I didn’t realize until some weeks ago that my ideas had been fermenting, and that the AB experience had in fact affected my attitudes and viewpoints on the issues of the Palestinian-Israeli conflict. This realization came about gradually during the multiple retellings of my trip, and the inevitable discussions of injustice – particularly inequitable access to water resources. Now… the circles I run in tend to be sympathetic to the Palestinians, rather than the Israelis; this is a function of my friend group, family, and not least because I live in Seattle. During these conversations I found myself conflicted and surprisingly defending a portion of the Israeli population. I attribute this defense to our staying at Kibbutz Ketura and our time at the Arava Institute. Witnessing everyday Israeli families and children made me appreciate the fact that Israelis are different from Israel, and that the actions of the government (albeit elected) cannot be blamed on those that have not voted for that government – specifically the young, non-voting members of society.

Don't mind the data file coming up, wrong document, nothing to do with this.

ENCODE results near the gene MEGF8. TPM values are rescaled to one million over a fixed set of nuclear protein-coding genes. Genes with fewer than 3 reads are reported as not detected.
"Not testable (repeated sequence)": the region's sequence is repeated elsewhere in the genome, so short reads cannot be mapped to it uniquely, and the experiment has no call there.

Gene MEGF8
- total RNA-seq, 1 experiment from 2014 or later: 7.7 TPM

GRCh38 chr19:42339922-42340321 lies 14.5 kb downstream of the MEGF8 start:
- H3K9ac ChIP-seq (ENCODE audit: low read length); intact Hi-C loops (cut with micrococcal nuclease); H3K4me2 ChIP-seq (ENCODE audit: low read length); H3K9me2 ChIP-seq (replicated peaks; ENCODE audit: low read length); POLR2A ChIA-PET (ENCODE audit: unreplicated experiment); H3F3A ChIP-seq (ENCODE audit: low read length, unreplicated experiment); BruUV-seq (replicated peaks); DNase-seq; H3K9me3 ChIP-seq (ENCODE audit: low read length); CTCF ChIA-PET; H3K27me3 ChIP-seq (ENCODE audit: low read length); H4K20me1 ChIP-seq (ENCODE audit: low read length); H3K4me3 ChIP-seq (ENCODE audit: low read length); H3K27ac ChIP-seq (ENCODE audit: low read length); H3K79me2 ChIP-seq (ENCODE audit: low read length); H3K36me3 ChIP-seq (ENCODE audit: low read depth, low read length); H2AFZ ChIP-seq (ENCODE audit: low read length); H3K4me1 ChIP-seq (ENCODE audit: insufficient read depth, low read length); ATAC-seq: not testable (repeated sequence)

The simple realization I had was this: Nobody chose to be born in Israel, and nobody chose to be born in Palestine. As children, neither the Israelis nor the Palestinians chose to have the dogma of their parent country and culture forced on them. If we ignore the past for the moment, and simply look at the present generation of youth, we see that there is a population of people on both sides of the Palestinian-Israeli conflict that are generally taught to fear one another and to actively not understand one another. The lessons are not necessarily in the classroom, but they are a part of the culture. Israeli kids grow up knowing that there is a small but motivated group of people who hate Israel, and as a result occasionally blow up buses. Palestinian kids witness their parents (or themselves) being abused (verbally and perhaps physically) at checkpoints throughout their home country. How could we expect these kids to not grow up into adults who continue the cycle of prejudice against one another? With this understanding I pushed back on the continuous diatribe against Israel and continuous support for Palestine. I tried to point out that it was not actually that simple.
If you were hoping that I am now going to give you an answer to the Palestinian-Israeli conflict, I am sorry to disappoint. I don’t have a big “A-ha!” answer. But I regard the fact that I am conflicted, and am no longer able to have a knee jerk reaction, as a step in the right direction. Hopefully, as I continue to learn about the region’s environmental issues, this ‘mental conflict’ will provide a clearer lens through which to identify avenues for reconciliation between the Palestinians and Israelis.
Like I said before, I don’t have a solution to the Palestinian-Israeli crisis… but a few observation suggest some pathways that might lead towards improvement.